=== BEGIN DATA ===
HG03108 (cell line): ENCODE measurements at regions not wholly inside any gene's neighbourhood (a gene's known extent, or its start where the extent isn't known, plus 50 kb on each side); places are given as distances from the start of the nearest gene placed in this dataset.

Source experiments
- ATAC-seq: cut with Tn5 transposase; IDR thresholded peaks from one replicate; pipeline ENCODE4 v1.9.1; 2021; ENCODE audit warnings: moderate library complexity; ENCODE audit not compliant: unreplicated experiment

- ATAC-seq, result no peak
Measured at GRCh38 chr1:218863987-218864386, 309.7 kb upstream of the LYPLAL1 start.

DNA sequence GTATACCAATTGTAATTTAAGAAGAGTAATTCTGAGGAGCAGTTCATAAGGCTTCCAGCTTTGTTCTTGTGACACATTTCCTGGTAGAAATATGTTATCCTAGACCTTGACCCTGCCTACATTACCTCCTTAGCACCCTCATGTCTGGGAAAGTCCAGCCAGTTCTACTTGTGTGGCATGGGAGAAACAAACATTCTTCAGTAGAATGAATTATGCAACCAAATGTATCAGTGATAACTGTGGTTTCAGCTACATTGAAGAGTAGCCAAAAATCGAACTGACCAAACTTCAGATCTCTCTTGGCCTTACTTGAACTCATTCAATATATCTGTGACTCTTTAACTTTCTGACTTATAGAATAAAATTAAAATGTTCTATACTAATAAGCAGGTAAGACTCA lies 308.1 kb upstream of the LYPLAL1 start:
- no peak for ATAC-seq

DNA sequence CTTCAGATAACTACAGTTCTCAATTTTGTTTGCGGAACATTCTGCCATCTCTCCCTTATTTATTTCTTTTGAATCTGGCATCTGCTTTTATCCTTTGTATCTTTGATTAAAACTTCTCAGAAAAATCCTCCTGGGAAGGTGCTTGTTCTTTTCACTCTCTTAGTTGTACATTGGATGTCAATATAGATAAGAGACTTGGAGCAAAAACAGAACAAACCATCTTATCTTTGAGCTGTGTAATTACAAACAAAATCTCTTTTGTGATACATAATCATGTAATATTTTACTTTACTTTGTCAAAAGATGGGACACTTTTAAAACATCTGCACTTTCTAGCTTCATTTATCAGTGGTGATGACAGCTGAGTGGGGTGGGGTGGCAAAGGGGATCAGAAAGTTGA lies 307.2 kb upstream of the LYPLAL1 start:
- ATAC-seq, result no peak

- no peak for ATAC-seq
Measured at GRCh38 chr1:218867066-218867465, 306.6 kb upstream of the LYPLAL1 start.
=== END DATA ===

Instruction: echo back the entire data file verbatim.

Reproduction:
HG03108 (cell line): ENCODE measurements at regions not wholly inside any gene's neighbourhood (a gene's known extent, or its start where the extent isn't known, plus 50 kb on each side); places are given as distances from the start of the nearest gene placed in this dataset.

Source experiments
- ATAC-seq: cut with Tn5 transposase; IDR thresholded peaks from one replicate; pipeline ENCODE4 v1.9.1; 2021; ENCODE audit warnings: moderate library complexity; ENCODE audit not compliant: unreplicated experiment

- ATAC-seq, result no peak
Measured at GRCh38 chr1:218863987-218864386, 309.7 kb upstream of the LYPLAL1 start.

DNA sequence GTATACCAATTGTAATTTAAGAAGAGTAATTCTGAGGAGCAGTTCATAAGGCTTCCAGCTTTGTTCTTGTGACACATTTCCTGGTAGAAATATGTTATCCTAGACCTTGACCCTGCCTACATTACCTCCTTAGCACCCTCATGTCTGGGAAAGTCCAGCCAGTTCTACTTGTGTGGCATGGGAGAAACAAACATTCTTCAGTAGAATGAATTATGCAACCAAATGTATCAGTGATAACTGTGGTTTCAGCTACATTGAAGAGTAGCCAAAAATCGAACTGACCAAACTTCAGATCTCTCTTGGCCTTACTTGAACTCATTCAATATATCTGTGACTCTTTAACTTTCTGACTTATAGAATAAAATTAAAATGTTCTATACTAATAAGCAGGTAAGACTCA lies 308.1 kb upstream of the LYPLAL1 start:
- no peak for ATAC-seq

DNA sequence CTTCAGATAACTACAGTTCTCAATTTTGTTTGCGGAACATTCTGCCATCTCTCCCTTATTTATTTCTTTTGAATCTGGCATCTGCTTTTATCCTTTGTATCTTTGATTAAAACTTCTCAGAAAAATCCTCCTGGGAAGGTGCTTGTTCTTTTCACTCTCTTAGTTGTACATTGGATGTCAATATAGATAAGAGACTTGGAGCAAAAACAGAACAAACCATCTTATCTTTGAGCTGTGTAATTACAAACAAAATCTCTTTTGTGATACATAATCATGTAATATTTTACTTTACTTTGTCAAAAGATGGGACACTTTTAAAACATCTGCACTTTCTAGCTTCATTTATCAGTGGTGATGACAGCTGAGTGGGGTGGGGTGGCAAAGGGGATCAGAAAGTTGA lies 307.2 kb upstream of the LYPLAL1 start:
- ATAC-seq, result no peak

- no peak for ATAC-seq
Measured at GRCh38 chr1:218867066-218867465, 306.6 kb upstream of the LYPLAL1 start.